Expressive Painting | Exploring Reggio

Exploring Reggio Series - Expressive Painting RacheousI am thrilled to be part of the exciting Exploring Reggio series with An Everyday Story, Twodaloo, The Imagination Tree, One Perfect Day and Learn with Play at Home.

Exploring Reggio SeriesEach fortnight these talented bloggers have been exploring aspects of the Reggio Emilia approach to inspire, share and learn about using Reggio principles with their children at home.

If you’re new to the series, you really must see the incredible posts that have been shared thus far: Introduction Exploring ReggioThese introductions give great insight into what this series is all about. (1) The Imagination Tree, (2) Twodaloo, (3) An Everyday Story, (4) One Perfect Day, and (5) Learn with Play at Home.

MIrrors Exploring Reggio SeriesThe first topic covered was mirror play. (1) Exploring Paint on a Mirror with Learn with Play at Home, (2) Discovering Shapes and Symmetry with One Perfect Day, (3) Painting the Night with Twodaloo, (4) Play Dough Self Portraits with An Everyday Story, and (5) Exploring Shapes and Patterns with The Imagination Tree.

Literacy Exploring ReggioNext was Reggio inspired literacy environments and experiences. (1) Library Role Play with The Imagination Tree, (2) Enticing Literacy with Learn with Play at Home, (3) Creating a Literacy Rich Environment with An Everyday Story, (4) Playful Learning Literacy Table with One Perfect Day, and (5) Meaningful Literacy with Twodaloo.

Exploring Reggio paint art processFinally, this week in the exploring Reggio series, we explored paint and art experiences. (1) Invitation to Paint Big with Learn with Play at Home, (2) Creating Colours with An Everyday Story, (3) Painting a Rainbow with Twodaloo, (4) Process Art with One Perfect Day, and (5) Mixing Textures into Paint with The Imagination Tree.


roller painting reggioThe surprising thing about the Reggio Emilia approach that many do not realise is it is not all about art! And even when it is about art, it really isn’t. OK, stay with me, I can explain..

What Reggio is really about is advancing the child’s thinking and learning, and presenting unique challenges. These experiences with art of all forms provide a multitude of ways for the child to express, explore, and develop their learning and thinking. This isn’t just centered around academics either, this notion can apply to emotional intelligence, physical development, and understanding of abstract concepts.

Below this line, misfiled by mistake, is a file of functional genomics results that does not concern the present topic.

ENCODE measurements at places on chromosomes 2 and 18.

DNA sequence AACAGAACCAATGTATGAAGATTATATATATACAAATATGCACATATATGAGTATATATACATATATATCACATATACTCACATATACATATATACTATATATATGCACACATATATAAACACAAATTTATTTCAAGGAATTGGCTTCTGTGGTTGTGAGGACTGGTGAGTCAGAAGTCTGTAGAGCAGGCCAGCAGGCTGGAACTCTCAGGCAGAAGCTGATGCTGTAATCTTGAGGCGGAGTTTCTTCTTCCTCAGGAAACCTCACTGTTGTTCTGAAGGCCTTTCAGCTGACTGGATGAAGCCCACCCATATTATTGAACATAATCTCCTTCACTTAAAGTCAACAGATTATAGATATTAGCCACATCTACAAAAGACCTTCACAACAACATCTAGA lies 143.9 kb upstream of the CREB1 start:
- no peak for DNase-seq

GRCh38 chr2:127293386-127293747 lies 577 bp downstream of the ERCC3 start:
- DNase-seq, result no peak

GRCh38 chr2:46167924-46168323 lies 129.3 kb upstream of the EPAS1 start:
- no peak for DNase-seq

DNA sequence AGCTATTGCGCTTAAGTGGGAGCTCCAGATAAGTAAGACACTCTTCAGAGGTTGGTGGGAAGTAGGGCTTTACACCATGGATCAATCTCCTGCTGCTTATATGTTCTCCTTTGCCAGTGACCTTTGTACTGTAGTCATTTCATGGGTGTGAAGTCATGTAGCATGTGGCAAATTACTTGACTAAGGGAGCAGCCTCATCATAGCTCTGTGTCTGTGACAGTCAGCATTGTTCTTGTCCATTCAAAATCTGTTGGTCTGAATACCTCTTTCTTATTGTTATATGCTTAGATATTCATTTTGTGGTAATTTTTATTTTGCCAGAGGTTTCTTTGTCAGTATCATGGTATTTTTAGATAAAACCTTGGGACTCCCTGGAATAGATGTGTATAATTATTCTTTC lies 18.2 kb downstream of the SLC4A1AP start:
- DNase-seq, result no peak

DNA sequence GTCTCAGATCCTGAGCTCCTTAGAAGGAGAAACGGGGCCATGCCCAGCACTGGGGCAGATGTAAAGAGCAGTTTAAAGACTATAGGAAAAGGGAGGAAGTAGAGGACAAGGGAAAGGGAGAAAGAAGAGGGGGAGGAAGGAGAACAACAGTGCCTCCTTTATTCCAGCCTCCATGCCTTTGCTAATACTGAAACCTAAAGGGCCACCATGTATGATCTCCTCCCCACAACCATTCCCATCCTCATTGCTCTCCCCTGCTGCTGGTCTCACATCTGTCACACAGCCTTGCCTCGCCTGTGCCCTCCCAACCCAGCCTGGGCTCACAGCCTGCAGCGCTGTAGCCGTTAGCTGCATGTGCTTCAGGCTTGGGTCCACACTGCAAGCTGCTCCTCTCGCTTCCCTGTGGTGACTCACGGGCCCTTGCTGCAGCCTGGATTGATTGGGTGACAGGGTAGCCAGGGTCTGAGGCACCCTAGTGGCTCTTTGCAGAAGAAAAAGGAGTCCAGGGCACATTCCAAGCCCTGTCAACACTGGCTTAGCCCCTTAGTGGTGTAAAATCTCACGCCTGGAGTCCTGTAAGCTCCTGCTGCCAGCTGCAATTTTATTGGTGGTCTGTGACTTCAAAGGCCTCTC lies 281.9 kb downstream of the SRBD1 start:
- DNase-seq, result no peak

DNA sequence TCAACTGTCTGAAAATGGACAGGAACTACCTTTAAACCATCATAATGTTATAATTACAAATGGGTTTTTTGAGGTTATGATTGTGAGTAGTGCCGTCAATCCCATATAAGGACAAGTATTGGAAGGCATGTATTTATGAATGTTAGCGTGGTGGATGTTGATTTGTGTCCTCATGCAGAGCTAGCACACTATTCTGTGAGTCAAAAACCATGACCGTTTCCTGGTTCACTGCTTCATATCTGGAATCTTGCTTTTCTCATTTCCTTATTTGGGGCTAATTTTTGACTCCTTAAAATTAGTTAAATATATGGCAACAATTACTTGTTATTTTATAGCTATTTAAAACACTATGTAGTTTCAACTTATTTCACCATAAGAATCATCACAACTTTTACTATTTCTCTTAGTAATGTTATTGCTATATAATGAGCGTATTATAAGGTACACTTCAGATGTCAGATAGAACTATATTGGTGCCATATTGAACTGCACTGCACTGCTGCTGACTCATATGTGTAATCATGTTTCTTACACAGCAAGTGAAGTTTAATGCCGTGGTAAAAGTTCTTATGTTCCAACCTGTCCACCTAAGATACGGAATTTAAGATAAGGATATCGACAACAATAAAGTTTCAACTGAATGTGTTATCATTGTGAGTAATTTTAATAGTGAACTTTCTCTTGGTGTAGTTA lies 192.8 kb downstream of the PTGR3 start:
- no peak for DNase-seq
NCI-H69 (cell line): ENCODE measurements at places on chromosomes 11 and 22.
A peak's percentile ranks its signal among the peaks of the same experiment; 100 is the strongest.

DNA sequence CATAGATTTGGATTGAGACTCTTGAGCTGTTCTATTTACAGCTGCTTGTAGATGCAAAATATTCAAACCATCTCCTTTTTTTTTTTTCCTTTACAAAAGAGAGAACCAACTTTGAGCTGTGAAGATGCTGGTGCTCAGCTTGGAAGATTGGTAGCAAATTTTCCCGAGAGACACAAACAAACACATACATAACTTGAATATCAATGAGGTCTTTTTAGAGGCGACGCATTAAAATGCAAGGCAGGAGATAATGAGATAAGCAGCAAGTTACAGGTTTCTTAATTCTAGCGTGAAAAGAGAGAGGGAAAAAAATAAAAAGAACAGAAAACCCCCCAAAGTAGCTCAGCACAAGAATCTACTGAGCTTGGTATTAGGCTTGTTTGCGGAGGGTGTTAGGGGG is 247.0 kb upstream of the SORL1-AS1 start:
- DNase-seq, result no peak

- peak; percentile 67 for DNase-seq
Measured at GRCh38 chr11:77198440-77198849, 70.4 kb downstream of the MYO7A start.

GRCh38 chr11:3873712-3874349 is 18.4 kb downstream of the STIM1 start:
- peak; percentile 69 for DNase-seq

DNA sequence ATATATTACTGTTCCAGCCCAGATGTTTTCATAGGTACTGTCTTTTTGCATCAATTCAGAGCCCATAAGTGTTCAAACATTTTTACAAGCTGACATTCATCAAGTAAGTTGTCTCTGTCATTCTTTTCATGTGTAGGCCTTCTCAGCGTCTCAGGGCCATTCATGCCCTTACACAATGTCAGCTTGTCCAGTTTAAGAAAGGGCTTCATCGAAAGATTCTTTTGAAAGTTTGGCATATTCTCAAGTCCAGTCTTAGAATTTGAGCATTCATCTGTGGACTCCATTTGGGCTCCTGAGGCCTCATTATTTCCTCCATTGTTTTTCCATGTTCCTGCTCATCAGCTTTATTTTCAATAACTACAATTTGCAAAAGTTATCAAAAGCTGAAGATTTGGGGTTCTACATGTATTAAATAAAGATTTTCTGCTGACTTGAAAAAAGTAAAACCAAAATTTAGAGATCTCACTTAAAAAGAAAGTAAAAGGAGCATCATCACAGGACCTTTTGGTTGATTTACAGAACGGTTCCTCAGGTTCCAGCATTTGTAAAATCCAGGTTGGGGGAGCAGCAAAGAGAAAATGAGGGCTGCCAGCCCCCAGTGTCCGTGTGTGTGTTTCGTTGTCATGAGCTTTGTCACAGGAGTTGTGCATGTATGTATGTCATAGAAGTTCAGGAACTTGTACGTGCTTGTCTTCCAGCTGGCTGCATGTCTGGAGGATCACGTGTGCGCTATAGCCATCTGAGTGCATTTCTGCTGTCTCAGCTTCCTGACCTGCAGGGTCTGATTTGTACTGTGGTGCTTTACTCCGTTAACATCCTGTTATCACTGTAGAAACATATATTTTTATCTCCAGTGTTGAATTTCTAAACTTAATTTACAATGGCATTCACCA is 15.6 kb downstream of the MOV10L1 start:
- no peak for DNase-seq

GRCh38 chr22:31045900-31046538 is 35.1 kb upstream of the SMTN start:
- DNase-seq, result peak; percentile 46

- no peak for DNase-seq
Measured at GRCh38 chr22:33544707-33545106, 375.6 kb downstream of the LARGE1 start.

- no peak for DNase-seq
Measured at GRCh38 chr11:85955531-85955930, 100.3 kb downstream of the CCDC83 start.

sensory painting reggioThese artistic expressions make the learning experience visible. Kids can use these artistic representations to share with others what they are thinking, doing, feeling, learning, and experiencing. Art is the medium through which we can ‘listen’ to our little ones.

handsCameron adored being free to add paint and work with the paint however he wanted. He mixed, described colours and changes, described the feel of the paint and talked about painting hard and soft, slow and fast. While he slipped and slid and felt the paint, he continued to play and create.

While Cameron gets many opportunities to explore art materials, this time Lucy was asleep and he had limitless paper. It was great to see what that freedom did to his creative expression.

painting with bodies reggio process artlinkysI hope you enjoy the Exploring Reggio series as much as I have been. It’s such a privilege to be collaborating with such lovely bloggers and discovering more about something that I’m passionate about. Join us in a fortnight when we discuss another topic.

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  1. says

    I don’t know much about Reggio but this is exactly how my daughter does art. I’ve wondered if maybe I should “reign her in” a bit, prepare her for school when she won’t be able to paint with her feet(!) but after reading this, I’ll let her at it, exploring art in her own way. I loved the pics – he was so obviously enjoying this!

  2. says

    That looks like SO much fun! I am going to have to look further into this series :-) Thank you for linking up and sharing this week on the Thoughtful Spot Weekly Blog Hop!

  3. says

    Fabulous post! Love how you’ve compiled it all together and I love reading your thoughts and take on Reggio. Very happy to have you on board with this series :D

  4. says

    I’m going to pin this to my special needs board as I feel it would really benefit my disabled son who is a visual learner, and finds it hard to express himself, especially emotions – it also looks like he’d have a lot of fun with it (he’s a sensory seeker). Thank you very much for sharing this.

    • says

      That’s such a great point. My son has some sensory issues. He’s a tactile and oral sensory seeker but gets overwhelmed with auditory input. I always try to keep that in mind and help him through expression and play :) Thank you for your lovely comments!

  5. says

    I was always interested in Reggio approach, and I think you expressed it really well in this overview. I wish schools used more of this free form exploration, especially with young learners. Thanks for sharing with Afterschool!

    • says

      You’re so welcome. I adore this series and enjoyed re-visiting all the inspiring posts! I am so inspired by Reggio and keen to delve deeper into the approach :) Thank you for popping by and sharing your view!

  6. Ruth Benson says

    Hi Rachel
    I really love some of the images you have posted and wondering if I can use them. I teach early childhood and would like to use them in my classes to hopefully inspire my students.

  7. says

    What an awesome hands on activity for our kids! My boys would LOVE painting like this. I really like the idea of securing paper to the side of the house and using paint rollers. My boys would think I am the best mom ever if we did this!

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